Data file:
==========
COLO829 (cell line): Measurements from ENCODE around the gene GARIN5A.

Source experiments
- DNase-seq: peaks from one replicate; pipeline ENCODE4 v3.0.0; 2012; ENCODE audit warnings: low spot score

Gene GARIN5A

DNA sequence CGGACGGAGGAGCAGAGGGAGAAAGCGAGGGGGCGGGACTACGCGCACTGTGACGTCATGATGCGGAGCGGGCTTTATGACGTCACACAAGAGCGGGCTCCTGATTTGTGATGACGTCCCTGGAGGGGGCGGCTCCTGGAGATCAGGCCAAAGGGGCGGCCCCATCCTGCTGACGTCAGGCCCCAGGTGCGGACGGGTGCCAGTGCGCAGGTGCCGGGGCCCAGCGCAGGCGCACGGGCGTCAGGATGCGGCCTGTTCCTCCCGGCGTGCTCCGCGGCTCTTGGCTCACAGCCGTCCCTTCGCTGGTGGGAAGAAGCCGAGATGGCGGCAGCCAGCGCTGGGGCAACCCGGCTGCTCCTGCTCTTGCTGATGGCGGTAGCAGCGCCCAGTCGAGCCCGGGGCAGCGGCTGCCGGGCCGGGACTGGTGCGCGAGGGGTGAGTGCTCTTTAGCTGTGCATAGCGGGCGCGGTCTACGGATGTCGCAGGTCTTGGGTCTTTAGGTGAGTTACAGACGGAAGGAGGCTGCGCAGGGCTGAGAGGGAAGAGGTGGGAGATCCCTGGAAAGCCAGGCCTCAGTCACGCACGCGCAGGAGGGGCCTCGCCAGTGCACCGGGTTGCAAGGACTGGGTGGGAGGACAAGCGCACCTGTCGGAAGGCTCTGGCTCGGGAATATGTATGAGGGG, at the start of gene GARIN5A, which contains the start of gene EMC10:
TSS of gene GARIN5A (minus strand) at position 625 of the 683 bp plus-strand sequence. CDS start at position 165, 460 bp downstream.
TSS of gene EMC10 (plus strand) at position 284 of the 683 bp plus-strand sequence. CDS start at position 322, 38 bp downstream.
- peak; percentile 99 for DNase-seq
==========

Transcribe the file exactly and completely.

COLO829 (cell line): Measurements from ENCODE around the gene GARIN5A.

Source experiments
- DNase-seq: peaks from one replicate; pipeline ENCODE4 v3.0.0; 2012; ENCODE audit warnings: low spot score

Gene GARIN5A

DNA sequence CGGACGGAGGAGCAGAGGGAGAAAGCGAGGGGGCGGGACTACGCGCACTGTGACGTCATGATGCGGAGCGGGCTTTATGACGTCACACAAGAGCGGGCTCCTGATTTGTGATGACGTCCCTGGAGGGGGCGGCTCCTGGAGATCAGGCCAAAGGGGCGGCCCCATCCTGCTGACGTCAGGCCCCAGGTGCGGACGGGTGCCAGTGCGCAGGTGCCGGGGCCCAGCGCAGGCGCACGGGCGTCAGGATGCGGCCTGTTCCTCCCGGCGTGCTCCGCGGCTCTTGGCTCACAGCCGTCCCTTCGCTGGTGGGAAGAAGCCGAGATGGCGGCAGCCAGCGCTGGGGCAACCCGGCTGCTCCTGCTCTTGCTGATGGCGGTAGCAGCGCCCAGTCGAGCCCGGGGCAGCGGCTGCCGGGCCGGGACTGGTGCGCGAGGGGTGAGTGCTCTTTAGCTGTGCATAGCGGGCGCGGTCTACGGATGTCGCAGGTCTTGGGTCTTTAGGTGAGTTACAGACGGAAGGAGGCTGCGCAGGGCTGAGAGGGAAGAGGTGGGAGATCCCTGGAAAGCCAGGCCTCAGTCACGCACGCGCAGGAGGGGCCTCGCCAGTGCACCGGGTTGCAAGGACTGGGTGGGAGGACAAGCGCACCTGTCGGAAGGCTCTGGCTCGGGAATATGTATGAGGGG, at the start of gene GARIN5A, which contains the start of gene EMC10:
TSS of gene GARIN5A (minus strand) at position 625 of the 683 bp plus-strand sequence. CDS start at position 165, 460 bp downstream.
TSS of gene EMC10 (plus strand) at position 284 of the 683 bp plus-strand sequence. CDS start at position 322, 38 bp downstream.
- peak; percentile 99 for DNase-seq